One of the websites I administer wants to provide free advertising in the form of direct links to vendors at an event they are running. Up until now, there has been no advertising whatsoever on the site (or any of our other sites).

The site is for a for-profit business.

The idea of implicit endorsement of any vendors we advertise has been raised, which brought up the question of what we need to do, if anything, to protect ourselves from any potential problems such endorsement might create.

I know that many sites have clauses in their Terms of Service that state that (in a nutshell) they are not responsible for any problems or grievances between the visitors to the site and any vendor advertised or linked.

Are there other steps that a website typically takes when considering advertising, such as getting the advertiser to provide some sort of certification that their ad will not violate any trademarks or copyrighted material?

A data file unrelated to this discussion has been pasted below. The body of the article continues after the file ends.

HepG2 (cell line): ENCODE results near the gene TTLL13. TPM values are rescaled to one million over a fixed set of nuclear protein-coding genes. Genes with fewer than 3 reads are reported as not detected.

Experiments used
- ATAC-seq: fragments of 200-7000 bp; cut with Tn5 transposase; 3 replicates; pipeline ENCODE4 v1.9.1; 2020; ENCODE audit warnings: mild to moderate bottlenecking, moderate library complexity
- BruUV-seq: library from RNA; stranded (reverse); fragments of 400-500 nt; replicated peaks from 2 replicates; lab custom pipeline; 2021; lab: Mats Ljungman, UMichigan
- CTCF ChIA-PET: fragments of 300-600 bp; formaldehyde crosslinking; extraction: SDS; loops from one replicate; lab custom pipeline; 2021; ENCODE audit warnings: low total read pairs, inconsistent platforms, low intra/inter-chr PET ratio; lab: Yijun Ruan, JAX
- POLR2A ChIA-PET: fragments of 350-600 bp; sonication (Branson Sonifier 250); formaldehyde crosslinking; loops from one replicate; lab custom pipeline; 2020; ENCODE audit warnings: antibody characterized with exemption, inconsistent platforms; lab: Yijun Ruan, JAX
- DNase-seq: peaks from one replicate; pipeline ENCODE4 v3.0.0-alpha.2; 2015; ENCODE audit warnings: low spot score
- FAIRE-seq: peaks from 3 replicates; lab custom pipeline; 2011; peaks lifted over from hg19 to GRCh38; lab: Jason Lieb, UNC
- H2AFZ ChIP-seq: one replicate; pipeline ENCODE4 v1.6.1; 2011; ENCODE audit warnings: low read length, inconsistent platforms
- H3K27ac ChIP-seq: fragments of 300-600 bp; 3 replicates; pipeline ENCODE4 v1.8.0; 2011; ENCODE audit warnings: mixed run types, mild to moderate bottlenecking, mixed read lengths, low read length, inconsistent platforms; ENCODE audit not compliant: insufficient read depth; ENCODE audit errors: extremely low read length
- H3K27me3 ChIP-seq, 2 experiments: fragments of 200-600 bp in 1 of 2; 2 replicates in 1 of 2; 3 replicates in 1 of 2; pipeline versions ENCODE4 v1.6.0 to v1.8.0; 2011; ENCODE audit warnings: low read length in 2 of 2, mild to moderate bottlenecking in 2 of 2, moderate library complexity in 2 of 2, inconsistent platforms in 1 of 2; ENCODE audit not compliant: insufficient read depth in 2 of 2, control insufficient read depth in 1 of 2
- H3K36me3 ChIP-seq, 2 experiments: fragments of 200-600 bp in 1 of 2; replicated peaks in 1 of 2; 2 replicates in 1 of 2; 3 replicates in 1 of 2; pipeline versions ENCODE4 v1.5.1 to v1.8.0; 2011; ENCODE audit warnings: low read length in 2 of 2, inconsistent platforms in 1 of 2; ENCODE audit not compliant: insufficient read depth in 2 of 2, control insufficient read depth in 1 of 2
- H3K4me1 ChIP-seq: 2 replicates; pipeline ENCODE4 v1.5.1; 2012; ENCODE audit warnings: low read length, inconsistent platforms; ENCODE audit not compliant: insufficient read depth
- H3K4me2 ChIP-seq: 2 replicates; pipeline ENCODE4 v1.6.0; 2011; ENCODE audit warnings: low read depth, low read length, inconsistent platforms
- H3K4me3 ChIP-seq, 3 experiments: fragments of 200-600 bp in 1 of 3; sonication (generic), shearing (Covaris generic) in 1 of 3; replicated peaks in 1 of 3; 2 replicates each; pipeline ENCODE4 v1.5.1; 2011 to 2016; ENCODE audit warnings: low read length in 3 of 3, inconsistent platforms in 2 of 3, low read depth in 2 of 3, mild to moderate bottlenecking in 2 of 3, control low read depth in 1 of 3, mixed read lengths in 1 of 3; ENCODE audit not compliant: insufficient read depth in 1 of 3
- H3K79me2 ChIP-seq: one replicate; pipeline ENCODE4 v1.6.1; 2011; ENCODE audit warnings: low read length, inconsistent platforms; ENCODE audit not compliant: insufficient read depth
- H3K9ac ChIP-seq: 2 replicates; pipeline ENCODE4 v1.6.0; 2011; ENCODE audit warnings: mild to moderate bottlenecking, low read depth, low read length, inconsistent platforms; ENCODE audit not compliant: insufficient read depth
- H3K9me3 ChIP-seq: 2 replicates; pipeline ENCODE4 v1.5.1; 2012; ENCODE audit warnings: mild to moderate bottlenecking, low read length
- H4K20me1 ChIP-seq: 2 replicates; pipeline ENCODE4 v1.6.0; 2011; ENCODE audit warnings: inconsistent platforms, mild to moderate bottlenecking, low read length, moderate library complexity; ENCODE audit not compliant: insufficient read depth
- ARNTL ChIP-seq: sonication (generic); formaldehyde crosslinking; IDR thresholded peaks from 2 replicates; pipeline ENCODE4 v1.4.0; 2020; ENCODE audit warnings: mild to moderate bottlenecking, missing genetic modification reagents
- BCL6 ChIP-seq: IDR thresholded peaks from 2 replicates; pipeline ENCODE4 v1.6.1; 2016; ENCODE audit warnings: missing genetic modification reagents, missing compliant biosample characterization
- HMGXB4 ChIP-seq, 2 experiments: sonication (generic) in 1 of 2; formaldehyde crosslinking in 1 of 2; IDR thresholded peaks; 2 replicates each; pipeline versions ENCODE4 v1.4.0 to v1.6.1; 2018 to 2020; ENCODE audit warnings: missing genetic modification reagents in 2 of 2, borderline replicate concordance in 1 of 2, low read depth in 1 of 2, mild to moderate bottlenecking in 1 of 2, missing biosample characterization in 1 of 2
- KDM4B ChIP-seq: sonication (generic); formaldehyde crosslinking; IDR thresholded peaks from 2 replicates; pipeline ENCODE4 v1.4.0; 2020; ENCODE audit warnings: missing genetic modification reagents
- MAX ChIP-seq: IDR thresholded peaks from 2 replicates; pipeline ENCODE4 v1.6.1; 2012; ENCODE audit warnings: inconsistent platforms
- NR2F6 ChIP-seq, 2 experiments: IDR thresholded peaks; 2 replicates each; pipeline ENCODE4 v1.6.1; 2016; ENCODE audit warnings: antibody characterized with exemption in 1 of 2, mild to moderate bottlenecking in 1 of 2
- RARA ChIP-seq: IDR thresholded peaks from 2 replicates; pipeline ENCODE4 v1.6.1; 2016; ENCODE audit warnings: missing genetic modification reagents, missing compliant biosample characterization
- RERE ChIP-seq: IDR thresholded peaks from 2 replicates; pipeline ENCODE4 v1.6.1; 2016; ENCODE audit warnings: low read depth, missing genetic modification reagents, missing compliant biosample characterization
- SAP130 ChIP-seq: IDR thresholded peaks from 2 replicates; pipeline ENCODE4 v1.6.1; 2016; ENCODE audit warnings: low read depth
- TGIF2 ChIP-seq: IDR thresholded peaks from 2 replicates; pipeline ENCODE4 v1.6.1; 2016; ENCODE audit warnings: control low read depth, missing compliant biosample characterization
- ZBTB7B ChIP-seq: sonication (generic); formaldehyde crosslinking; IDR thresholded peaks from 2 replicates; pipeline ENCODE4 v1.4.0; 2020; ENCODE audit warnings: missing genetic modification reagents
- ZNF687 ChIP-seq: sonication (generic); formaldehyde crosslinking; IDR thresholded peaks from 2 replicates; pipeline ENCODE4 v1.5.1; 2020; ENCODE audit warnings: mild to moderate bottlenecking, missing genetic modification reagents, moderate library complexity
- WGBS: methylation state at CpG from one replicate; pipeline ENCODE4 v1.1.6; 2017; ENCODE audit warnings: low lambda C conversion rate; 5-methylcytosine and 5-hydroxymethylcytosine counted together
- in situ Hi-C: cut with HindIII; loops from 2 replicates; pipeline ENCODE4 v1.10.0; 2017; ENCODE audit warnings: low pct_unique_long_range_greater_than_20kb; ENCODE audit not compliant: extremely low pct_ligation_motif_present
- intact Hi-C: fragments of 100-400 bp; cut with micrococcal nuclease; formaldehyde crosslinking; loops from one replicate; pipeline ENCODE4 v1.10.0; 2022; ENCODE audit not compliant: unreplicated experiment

1 Answer 1


You should get advertisers to sign or otherwise accept an official 'Advertising Agreement' as part of the ad submissions process; after they upload their image, for example, or by returning a signed PDF if they submit ad artwork by email.

Ideally you'd pay a lawyer to draft this agreement for you so that it's specific to your needs; it could include a clause that protects you should the ad prove offensive or violate trademarks, for example.

If you're not able to pay a lawyer, there are pre-existing templates for Advertising Agreements, such as this one, although I generally advise against using off-the-shelf legal forms; they are often too broad to offer dependable protection, and people sometimes forget to check that the template they're purchasing is written for the country they're operating in.

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